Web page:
Bavaria, Germany

The next 3 cities were all in Bavaria: Oberammergau, Munich, and Bamberg.

​Only in Munich: sleeping with Lederhosen on. It's shocking how many people associate Lederhosen/Dirndl and the Bavarian flag with all of Germany, when in fact Bavaria is probably the least German state (in that it has a not-so-active independence movement). When I'm feeling matter-of-factly I sometimes call people out on it (especially if they have the nerve to ask me how many Lederhosen I own). Sadly at Haus Mitt I only propagated this stereotype because it's the easiest custom to imitate/decorate/dress up as. In reality, it really is a different area in terms of accent, culture, and wealth.
​Only in Munich: sleeping with Lederhosen on. It’s shocking how many people associate Lederhosen/Dirndl and the Bavarian flag with all of Germany, when in fact Bavaria is probably the least German state (in that it has a not-so-active independence movement). When I’m feeling matter-of-factly I sometimes call people out on it (especially if they have the nerve to ask me how many Lederhosen I own). Sadly at Haus Mitt I only propagated this stereotype because it’s the easiest custom to imitate/decorate/dress up as. In reality, it really is a different area in terms of accent, culture, and wealth.
Hippy music/food/products festival we checked out in Munich: everything organic, fair traded, and GMO-free.
Hippy music/food/products festival we checked out in Munich: everything organic, fair traded, and GMO-free.
My favorite flamboyant Ginko-tree salesman doing what he does best (at Tollwood).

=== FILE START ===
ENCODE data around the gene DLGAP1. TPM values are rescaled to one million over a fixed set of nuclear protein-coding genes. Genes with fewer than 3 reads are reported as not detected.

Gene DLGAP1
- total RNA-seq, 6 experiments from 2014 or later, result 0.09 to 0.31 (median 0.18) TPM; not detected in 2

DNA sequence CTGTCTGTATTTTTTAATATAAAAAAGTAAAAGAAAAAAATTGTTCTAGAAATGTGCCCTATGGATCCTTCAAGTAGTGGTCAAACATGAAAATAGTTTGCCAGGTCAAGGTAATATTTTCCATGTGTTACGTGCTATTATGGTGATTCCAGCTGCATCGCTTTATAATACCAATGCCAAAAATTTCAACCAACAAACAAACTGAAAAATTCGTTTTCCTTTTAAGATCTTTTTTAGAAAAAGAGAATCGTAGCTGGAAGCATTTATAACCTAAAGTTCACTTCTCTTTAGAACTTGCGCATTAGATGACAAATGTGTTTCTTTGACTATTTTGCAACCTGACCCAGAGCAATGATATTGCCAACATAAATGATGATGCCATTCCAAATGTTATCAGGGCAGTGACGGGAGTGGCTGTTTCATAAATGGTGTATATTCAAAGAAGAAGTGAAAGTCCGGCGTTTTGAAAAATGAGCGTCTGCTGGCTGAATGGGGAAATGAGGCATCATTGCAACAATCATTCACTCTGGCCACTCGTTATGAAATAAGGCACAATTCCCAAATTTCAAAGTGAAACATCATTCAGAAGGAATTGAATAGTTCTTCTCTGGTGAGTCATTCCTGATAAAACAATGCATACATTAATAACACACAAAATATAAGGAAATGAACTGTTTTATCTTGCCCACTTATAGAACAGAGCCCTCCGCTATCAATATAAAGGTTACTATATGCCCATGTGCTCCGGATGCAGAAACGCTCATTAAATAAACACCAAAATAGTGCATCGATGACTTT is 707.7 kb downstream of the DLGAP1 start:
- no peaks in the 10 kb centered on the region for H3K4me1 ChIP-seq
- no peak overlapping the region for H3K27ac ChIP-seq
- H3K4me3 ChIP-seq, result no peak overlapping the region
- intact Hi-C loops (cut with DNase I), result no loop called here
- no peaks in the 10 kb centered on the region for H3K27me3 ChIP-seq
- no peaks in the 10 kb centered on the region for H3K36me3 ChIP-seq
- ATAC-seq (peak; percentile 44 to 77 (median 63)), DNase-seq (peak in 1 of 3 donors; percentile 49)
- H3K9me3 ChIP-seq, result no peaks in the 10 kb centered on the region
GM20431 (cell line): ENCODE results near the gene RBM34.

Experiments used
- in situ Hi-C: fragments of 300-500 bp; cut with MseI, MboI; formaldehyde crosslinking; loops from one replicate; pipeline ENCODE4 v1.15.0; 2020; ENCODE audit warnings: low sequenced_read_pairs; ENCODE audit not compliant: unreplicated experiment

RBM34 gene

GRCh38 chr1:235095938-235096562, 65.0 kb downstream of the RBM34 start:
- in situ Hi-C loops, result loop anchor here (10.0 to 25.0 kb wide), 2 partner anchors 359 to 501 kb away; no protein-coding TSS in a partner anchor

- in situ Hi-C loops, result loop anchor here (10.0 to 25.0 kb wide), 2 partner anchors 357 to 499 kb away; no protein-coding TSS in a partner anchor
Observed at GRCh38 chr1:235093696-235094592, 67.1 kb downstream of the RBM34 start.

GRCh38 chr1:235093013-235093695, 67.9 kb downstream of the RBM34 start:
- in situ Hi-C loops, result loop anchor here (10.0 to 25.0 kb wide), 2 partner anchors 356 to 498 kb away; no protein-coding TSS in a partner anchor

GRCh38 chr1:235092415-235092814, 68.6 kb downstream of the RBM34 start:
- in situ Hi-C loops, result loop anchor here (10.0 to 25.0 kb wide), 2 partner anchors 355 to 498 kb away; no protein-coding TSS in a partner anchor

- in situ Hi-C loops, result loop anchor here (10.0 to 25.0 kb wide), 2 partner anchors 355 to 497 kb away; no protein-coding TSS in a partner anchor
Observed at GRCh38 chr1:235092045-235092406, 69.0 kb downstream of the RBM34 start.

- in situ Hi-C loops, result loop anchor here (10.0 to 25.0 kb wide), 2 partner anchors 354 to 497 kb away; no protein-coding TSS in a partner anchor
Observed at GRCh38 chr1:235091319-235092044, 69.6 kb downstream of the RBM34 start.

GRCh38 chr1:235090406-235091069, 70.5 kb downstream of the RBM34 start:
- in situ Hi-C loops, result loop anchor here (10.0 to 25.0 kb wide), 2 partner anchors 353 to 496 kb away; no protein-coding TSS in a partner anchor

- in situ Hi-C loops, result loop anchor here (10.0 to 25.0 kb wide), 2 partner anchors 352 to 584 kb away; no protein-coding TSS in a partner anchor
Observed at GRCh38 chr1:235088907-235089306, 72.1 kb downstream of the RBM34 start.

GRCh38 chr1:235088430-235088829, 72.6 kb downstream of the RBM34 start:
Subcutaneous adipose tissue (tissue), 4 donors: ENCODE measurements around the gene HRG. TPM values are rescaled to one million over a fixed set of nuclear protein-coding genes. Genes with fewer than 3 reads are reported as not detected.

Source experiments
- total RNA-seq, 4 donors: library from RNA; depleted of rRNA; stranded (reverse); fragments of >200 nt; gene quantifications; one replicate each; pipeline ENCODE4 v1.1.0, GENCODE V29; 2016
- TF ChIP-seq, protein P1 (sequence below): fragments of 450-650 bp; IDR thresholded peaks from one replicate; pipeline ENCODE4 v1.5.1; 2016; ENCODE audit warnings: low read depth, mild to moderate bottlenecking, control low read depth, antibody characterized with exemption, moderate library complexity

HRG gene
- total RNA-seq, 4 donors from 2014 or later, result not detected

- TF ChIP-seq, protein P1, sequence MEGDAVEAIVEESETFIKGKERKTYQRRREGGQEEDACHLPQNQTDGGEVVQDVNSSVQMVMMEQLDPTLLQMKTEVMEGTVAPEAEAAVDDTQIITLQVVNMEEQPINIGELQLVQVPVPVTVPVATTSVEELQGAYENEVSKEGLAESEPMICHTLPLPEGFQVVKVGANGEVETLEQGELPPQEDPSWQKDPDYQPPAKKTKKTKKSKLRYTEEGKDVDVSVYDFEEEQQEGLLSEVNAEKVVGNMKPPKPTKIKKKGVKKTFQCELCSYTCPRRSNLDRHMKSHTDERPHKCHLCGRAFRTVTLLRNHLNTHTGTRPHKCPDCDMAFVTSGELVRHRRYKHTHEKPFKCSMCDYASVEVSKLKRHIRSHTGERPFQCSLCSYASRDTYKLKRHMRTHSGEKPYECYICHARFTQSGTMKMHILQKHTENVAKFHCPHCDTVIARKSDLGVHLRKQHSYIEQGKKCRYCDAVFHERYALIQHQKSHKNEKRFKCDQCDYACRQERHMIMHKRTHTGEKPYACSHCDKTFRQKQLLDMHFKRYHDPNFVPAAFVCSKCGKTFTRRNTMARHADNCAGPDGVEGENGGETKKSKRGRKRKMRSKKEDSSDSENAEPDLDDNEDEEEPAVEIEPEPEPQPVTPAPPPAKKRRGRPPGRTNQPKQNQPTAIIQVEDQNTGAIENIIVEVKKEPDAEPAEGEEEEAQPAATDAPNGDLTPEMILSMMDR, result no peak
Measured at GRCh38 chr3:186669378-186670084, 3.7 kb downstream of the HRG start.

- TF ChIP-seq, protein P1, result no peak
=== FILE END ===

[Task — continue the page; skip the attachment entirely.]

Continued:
My favorite flamboyant Ginko-tree salesman doing what he does best (at Tollwood).
The makers of the Eisbach (in Munich) had not intended to create a surfable wave in the water just as it exits this bridge. Surfing was banned for a while because it is really easy to die if you get smashed into the concrete bottom that's just barely visible at the top-right of the picture, just before the white churn. However, people continued surfing, so now they just have do-it-at-your-own-risk signs. Another great part about not-US: liability is effectively just a personal affair. Also leads to better playgrounds, etc.
The makers of the Eisbach (in Munich) had not intended to create a surfable wave in the water just as it exits this bridge. Surfing was banned for a while because it is really easy to die if you get smashed into the concrete bottom that’s just barely visible at the top-right of the picture, just before the white churn. However, people continued surfing, so now they just have do-it-at-your-own-risk signs. Another great part about not-US: liability is effectively just a personal affair. Also leads to better playgrounds, etc.
2015-07-01 10.49.01 HDR
​I had a nerd moment when I understood what was going on: a train will start, and then at some midway point split into two pieces to go to two different final destinations. Saves the cost of one conductor (as well as the added bridge closings) of two trains for the combined stretch!
2015-07-02 11.17.01
While walking down a back alley, we saw a bottling plant in action. Our teacher stopped to ask if we could check it out, and they let us in! It was super cool seeing all parts of this chain…starting with the used Mehrwegflaschen! Germany has a bottle-deposit system, and some bottles are reused without being destroyed at all! In this plant, they are cleaned, checked, filled, capped, washed, labeled, and put in cartons! It was awesome.
2015-07-02 12.18.54
German license plates give you the opportunity to construct your own favorite words…especially with city code BA (Bamberg).
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